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Operation Warp Speed may not need much tweaking when transitioning to the Biden Administration, since most vaccine planning will have already been completed.

OWS Chief Scientific Adviser Moncef Slaoui said vaccinations are expected to be under way when President-elect Joe Biden is inaugurated on 20 January and there should be little that the new administration will need to do when it comes time to take control of the program.

“As far as I can project, I think the transition for this operation should be a seamless, eventless event because frankly most decisions are made,” Slaoui said on 1 December during a Washington Post Live event. “The vaccines are being produced. Trials are being completed. We will be distributing.”

Slaoui said he had not yet spoken to Biden or the transition team, although others within OWS have met with transition officials. Slaoui said he would be happy to share information if contacted, but urged the transition team to “please take the time to see what has been done” before deciding whether changes were necessary.

Biden already has released plans for fighting the coronavirus pandemic, including spending $25bn on manufacturing and distribution to guarantee every American can receive the vaccine at no cost. He also has pledged to put scientists in charge of all safety and efficacy decisions and publicly release clinical data for all approved vaccines, according to his COVID-19 plan.

OWS was created by President Trump to help speed development of coronavirus vaccines and therapeutics. Among the vaccine sponsors is Pfizer Inc., which has a purchasing agreement from OWS for its vaccine candidate, and Moderna, Inc., which received funding for development as well as manufacturing.

Both companies have filed emergency use authorization requests with the US Food and Drug Administration and have advisory committee meetings scheduled for 10 December and 17 December, respectively. (Also see "Moderna Gets To Watch And Learn From Pfizer’s COVID-19 Vaccine Advisory Committee" - Pink Sheet, 30 Nov, 2020.)

In addition, OWS is coordinating vaccine distribution. Federal officials have pledged to begin shipping doses to states within a day or two of an EUA being granted. (Also see "Vaccine Distribution Priorities To Rely On Governors, Not ACIP, HHS Secretary Azar Says" - Pink Sheet, 24 Nov, 2020.)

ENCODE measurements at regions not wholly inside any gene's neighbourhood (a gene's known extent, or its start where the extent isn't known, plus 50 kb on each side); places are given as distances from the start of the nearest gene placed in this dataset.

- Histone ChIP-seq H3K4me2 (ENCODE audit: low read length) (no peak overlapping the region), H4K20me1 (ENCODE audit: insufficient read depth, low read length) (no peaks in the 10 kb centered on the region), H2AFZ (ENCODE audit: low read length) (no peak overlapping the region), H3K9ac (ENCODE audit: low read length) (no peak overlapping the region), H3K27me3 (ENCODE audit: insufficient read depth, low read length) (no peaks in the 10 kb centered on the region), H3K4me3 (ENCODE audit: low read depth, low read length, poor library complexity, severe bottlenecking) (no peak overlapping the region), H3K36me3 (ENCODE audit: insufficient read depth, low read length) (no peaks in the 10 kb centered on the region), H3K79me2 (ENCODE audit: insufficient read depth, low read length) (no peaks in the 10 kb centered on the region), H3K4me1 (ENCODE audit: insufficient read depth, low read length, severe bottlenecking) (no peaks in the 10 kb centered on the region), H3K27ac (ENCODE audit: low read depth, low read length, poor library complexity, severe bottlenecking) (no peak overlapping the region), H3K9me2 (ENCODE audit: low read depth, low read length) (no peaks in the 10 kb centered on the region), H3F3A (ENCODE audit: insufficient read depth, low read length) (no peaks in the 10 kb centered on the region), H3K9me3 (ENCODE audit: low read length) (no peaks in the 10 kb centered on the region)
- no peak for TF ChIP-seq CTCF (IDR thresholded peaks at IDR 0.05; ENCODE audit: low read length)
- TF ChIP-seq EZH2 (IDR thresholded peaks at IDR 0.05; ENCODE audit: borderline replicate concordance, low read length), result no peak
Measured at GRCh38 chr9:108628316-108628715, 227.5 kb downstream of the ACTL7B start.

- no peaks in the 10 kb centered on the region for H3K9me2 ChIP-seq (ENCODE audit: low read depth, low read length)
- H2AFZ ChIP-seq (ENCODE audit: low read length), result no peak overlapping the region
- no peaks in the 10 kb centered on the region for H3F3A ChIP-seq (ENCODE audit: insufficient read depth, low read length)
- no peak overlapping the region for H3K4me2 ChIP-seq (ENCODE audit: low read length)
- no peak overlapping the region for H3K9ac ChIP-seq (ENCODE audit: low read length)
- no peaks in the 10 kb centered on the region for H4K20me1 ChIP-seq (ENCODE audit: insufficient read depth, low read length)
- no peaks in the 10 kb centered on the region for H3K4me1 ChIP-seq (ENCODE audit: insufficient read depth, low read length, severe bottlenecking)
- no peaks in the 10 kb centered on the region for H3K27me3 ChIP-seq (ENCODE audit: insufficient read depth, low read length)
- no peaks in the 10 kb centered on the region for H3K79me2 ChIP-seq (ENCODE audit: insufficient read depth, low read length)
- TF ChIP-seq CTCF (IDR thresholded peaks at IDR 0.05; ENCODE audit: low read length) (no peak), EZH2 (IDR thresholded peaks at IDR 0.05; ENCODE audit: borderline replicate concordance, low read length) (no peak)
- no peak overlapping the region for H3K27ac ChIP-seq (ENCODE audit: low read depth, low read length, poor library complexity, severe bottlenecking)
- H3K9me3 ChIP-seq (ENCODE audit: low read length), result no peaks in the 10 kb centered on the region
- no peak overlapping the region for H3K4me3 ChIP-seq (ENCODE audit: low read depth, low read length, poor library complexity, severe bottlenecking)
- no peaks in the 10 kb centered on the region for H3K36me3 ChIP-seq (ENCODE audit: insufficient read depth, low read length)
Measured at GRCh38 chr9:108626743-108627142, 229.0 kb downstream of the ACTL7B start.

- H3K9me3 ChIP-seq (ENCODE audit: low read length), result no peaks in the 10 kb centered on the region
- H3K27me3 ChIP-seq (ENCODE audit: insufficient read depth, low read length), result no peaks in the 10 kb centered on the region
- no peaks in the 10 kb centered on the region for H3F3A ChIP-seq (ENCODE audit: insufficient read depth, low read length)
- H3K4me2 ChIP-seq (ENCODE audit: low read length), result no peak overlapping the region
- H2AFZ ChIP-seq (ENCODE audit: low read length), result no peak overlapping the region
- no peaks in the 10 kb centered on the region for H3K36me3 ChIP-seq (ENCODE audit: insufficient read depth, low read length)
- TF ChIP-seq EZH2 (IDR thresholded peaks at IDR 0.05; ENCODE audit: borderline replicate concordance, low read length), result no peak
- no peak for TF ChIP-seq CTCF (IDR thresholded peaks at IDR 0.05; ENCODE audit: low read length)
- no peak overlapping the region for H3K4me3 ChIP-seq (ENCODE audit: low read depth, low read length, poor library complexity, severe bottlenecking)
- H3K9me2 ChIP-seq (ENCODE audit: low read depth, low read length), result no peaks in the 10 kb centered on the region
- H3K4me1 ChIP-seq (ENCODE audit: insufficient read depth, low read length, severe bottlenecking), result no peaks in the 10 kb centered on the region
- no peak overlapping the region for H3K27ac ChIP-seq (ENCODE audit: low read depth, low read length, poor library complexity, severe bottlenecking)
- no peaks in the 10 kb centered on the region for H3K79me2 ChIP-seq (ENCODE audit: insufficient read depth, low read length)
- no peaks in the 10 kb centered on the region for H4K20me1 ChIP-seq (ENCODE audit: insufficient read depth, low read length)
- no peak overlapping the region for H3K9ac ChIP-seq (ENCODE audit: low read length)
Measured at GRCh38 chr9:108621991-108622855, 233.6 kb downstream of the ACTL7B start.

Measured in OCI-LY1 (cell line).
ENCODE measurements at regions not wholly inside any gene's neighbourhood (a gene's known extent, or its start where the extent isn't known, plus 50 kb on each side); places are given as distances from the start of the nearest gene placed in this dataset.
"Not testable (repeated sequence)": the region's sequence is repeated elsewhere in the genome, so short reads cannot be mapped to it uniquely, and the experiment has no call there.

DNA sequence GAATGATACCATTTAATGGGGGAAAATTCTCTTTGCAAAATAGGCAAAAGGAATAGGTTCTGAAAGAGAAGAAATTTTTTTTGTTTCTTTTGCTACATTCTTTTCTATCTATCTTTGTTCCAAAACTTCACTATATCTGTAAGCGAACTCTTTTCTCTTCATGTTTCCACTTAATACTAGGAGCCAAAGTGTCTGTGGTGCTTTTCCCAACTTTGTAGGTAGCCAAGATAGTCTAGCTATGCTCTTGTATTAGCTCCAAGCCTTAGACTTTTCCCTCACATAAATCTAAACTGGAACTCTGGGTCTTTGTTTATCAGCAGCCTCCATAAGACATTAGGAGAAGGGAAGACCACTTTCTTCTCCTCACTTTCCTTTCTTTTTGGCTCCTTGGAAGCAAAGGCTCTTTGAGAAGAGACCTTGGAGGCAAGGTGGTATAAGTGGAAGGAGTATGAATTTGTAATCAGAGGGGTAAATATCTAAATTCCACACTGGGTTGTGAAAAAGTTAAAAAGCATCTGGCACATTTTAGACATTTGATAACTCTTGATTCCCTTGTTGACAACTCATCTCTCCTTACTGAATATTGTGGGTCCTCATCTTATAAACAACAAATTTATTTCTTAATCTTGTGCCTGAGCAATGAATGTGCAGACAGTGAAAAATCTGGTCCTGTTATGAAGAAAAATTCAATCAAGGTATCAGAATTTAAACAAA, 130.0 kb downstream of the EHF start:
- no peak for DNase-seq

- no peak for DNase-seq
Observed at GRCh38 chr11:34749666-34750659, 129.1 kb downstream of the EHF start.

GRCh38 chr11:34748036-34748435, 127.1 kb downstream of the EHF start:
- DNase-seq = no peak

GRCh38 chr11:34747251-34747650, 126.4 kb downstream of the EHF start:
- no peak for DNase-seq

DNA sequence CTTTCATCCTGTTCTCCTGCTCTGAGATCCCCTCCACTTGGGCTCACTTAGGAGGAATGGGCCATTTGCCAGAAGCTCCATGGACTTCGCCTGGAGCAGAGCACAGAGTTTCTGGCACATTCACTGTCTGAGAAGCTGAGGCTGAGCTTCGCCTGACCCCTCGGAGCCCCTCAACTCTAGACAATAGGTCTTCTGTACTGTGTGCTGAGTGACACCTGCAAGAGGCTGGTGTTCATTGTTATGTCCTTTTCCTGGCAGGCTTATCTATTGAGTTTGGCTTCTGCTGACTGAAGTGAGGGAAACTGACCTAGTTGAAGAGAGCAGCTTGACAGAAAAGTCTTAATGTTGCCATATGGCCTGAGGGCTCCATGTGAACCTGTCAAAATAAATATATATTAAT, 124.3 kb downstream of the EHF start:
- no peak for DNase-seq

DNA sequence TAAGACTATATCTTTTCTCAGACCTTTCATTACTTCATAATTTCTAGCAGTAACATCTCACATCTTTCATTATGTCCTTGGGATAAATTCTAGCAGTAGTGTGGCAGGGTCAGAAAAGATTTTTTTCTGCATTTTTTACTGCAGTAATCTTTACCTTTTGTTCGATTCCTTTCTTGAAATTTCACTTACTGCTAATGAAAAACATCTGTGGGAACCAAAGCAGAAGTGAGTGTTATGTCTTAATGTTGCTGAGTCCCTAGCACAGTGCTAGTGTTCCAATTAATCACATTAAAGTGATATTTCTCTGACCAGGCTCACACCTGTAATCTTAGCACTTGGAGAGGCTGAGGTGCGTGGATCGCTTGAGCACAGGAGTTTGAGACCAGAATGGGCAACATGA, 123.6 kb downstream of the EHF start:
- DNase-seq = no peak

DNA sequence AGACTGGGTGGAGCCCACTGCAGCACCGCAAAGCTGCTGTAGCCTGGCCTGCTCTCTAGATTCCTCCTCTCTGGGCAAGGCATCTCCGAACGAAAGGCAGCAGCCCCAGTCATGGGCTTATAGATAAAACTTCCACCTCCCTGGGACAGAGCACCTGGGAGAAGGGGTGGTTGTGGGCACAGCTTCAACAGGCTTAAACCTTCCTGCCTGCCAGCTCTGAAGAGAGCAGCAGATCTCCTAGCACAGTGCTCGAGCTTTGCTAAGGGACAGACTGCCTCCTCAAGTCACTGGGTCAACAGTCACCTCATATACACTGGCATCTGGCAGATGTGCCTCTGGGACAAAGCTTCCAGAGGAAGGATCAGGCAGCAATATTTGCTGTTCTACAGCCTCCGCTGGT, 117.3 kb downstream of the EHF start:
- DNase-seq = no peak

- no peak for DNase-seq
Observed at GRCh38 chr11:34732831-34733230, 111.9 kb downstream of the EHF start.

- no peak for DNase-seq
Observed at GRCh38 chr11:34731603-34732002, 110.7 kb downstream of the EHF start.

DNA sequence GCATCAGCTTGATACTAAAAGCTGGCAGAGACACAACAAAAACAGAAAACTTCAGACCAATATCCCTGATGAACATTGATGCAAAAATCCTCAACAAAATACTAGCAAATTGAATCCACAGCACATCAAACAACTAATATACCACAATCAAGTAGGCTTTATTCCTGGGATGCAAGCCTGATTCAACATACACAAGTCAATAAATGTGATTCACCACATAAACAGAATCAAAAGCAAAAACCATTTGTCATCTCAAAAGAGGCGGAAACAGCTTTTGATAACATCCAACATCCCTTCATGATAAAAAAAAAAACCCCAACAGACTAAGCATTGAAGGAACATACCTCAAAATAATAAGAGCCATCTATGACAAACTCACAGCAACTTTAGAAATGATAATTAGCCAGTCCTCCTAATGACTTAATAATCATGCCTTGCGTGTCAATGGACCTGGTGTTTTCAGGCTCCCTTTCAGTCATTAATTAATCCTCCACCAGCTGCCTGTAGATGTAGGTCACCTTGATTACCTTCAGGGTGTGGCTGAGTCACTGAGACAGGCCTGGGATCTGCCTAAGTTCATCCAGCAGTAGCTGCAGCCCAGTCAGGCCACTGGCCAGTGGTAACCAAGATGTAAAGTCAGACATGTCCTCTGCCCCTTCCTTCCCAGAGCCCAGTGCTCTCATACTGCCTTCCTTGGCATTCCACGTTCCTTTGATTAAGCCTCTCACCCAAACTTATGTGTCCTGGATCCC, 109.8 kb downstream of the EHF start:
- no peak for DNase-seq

Healthy Children Likely Last In Line For Vaccine

Slaoui agreed that the elderly as well as health care workers should be among those first in line for the vaccine. He also said that healthy children and young adults likely will be the last groups on the priority list.

“My personal point of view is we should end with the least-impacted populations, which means really pediatric populations, the very young healthy adults,” he said. “Those are the ones where there is the least morbidity and mortality associated with this disease.”

Moncef Slaoui OWS

Moncef Slaoui

One reason children are not prioritized is because there is a lack of data on safety and efficacy in that population. Sponsors tested their candidates in adults first, but now are recruiting older children. Pfizer’s EUA request seeks use in patients as young as 16, but is testing patients as young as 12. Moderna also hopes to have pediatric data in time to be vaccinating children during the 2021 back-to-school season. (Also see "Moderna Targets 2021 Back-To-School Season For Pediatric Data On COVID-19 Vaccine" - Pink Sheet, 3 Nov, 2020.)

The Centers for Disease Control and Prevention’s Advisory Committee on Immunization Practices on 1 December recommended prioritizing health care workers and residents of long-term care facilities for vaccination while products are in short supply. (See sidebar.)

A Post-Christmas Exit Upcoming?

Slaoui also is pondering his exit from OWS, now that the program is nearing many of its goals. He said he intended to remain in the role until two vaccines and two therapeutics were approved and in use and the rest of the OWS portfolio was in a running state.

Multiple therapeutics now have been approved or received EUAs, two vaccines are on the cusp of clearance, and several others are in Phase III. Slaoui said he soon may move to a part-time role.

“I'm 100% committed to making sure that the operation continues to be successful, but I would think that on the other side of the Christmas break I can have more of a sporadic, from time-to-time, as needed, input and support and help [role],” he said. “Once my added value goes down, it's time for me to move on and go back to my non-public life, personal life.”

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